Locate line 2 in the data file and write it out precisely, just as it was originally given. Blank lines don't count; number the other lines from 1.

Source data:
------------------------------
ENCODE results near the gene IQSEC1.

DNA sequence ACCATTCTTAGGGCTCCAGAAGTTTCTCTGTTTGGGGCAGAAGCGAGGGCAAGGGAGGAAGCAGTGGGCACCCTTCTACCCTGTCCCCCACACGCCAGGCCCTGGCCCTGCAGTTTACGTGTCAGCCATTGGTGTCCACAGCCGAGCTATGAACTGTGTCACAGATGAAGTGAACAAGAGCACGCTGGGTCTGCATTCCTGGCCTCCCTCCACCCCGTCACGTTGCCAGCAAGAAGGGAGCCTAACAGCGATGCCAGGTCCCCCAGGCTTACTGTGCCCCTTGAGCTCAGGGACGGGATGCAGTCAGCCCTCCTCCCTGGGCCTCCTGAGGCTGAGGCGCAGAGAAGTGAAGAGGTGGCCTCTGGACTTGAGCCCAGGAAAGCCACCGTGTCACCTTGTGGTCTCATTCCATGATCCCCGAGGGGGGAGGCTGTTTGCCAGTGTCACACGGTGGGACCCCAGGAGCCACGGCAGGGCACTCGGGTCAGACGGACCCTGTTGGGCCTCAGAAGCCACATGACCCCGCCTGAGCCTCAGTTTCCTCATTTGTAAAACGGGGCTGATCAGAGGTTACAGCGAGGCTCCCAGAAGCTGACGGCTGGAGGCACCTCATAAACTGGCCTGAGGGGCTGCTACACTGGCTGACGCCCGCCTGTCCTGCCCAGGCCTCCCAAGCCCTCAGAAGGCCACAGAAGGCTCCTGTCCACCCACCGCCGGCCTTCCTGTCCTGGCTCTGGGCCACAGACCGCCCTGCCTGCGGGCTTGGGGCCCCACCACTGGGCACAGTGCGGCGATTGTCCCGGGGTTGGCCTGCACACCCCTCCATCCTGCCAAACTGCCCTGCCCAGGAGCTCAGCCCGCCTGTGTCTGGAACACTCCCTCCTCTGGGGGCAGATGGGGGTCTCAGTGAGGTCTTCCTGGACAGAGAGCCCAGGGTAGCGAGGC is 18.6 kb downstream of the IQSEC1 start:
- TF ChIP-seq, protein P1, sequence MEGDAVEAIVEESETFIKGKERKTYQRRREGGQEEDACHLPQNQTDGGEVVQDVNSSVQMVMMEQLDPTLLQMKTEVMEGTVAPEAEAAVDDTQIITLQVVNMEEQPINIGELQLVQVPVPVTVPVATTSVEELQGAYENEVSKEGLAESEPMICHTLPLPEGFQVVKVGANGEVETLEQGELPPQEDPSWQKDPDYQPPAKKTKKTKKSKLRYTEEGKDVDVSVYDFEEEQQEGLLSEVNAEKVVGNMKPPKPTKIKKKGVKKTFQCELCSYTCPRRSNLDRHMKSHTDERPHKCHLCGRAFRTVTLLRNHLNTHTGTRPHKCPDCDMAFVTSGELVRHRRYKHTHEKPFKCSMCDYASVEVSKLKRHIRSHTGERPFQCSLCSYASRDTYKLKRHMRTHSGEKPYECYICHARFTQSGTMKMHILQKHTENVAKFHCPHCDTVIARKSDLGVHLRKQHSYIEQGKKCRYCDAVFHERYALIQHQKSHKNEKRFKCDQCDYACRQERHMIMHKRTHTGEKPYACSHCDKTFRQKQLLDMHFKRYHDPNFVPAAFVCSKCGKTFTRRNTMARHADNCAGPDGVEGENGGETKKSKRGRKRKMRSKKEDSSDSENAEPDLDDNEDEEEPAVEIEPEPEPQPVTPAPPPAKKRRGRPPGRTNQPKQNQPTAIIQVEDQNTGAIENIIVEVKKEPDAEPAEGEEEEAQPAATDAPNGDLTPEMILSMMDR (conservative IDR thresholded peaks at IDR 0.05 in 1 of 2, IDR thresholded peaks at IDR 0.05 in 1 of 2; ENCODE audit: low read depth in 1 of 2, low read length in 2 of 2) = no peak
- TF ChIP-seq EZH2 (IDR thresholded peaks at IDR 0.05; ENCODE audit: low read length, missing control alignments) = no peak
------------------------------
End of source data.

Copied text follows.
DNA sequence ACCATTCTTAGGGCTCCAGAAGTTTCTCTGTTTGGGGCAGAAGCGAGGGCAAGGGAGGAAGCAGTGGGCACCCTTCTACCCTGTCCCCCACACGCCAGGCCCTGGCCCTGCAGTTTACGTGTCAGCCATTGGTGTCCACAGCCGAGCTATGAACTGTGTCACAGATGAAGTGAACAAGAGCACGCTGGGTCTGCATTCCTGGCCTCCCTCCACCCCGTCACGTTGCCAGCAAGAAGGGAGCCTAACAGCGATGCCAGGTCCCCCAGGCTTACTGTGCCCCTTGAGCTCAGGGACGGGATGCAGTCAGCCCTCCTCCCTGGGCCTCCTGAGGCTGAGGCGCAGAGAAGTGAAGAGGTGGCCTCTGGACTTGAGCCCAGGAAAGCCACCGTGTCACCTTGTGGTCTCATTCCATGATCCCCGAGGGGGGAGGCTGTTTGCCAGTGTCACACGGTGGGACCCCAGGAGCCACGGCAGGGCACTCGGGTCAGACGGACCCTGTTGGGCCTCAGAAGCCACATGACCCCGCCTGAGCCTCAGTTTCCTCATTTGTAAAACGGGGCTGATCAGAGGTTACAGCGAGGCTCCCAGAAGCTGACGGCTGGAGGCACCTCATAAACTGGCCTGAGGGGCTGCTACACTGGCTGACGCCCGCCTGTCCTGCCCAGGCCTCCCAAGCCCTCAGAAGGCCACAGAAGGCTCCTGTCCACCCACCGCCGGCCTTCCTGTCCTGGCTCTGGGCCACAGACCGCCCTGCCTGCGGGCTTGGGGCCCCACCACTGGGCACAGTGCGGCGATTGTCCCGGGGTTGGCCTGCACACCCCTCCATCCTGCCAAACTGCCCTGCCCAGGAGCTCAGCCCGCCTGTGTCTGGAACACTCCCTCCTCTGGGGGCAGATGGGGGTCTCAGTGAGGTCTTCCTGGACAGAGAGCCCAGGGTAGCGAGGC is 18.6 kb downstream of the IQSEC1 start: